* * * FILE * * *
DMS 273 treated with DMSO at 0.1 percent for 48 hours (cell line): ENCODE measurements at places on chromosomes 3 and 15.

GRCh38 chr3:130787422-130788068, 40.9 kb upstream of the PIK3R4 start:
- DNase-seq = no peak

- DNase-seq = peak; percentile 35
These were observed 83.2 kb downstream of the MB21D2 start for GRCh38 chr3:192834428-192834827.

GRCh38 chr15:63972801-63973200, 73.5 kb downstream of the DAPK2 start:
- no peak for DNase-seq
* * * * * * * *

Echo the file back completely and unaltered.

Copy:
DMS 273 treated with DMSO at 0.1 percent for 48 hours (cell line): ENCODE measurements at places on chromosomes 3 and 15.

GRCh38 chr3:130787422-130788068, 40.9 kb upstream of the PIK3R4 start:
- DNase-seq = no peak

- DNase-seq = peak; percentile 35
These were observed 83.2 kb downstream of the MB21D2 start for GRCh38 chr3:192834428-192834827.

GRCh38 chr15:63972801-63973200, 73.5 kb downstream of the DAPK2 start:
- no peak for DNase-seq